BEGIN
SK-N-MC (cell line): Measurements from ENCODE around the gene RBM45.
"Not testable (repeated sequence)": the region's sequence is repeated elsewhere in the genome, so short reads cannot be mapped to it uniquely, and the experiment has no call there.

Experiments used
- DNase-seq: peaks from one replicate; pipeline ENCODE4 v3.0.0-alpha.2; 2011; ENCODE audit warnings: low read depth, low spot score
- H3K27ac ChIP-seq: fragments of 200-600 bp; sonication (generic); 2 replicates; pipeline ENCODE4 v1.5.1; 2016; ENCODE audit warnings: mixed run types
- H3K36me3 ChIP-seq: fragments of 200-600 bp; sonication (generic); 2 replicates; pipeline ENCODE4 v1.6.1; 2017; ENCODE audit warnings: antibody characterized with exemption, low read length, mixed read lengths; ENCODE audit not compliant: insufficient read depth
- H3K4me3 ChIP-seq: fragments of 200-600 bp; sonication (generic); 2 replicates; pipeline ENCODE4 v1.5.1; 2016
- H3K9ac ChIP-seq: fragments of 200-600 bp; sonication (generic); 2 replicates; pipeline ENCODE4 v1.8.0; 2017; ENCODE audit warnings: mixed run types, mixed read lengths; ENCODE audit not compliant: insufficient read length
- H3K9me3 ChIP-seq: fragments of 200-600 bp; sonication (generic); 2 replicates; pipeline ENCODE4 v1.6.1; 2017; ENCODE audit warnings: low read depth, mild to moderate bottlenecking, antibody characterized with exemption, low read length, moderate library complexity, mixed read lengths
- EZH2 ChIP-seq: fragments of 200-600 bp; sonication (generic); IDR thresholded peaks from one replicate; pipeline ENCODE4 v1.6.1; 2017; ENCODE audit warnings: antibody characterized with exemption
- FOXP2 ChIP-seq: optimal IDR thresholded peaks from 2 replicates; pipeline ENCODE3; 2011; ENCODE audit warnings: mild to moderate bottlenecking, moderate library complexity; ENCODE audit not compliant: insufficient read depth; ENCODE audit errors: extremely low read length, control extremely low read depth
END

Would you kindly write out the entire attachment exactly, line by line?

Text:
SK-N-MC (cell line): Measurements from ENCODE around the gene RBM45.
"Not testable (repeated sequence)": the region's sequence is repeated elsewhere in the genome, so short reads cannot be mapped to it uniquely, and the experiment has no call there.

Experiments used
- DNase-seq: peaks from one replicate; pipeline ENCODE4 v3.0.0-alpha.2; 2011; ENCODE audit warnings: low read depth, low spot score
- H3K27ac ChIP-seq: fragments of 200-600 bp; sonication (generic); 2 replicates; pipeline ENCODE4 v1.5.1; 2016; ENCODE audit warnings: mixed run types
- H3K36me3 ChIP-seq: fragments of 200-600 bp; sonication (generic); 2 replicates; pipeline ENCODE4 v1.6.1; 2017; ENCODE audit warnings: antibody characterized with exemption, low read length, mixed read lengths; ENCODE audit not compliant: insufficient read depth
- H3K4me3 ChIP-seq: fragments of 200-600 bp; sonication (generic); 2 replicates; pipeline ENCODE4 v1.5.1; 2016
- H3K9ac ChIP-seq: fragments of 200-600 bp; sonication (generic); 2 replicates; pipeline ENCODE4 v1.8.0; 2017; ENCODE audit warnings: mixed run types, mixed read lengths; ENCODE audit not compliant: insufficient read length
- H3K9me3 ChIP-seq: fragments of 200-600 bp; sonication (generic); 2 replicates; pipeline ENCODE4 v1.6.1; 2017; ENCODE audit warnings: low read depth, mild to moderate bottlenecking, antibody characterized with exemption, low read length, moderate library complexity, mixed read lengths
- EZH2 ChIP-seq: fragments of 200-600 bp; sonication (generic); IDR thresholded peaks from one replicate; pipeline ENCODE4 v1.6.1; 2017; ENCODE audit warnings: antibody characterized with exemption
- FOXP2 ChIP-seq: optimal IDR thresholded peaks from 2 replicates; pipeline ENCODE3; 2011; ENCODE audit warnings: mild to moderate bottlenecking, moderate library complexity; ENCODE audit not compliant: insufficient read depth; ENCODE audit errors: extremely low read length, control extremely low read depth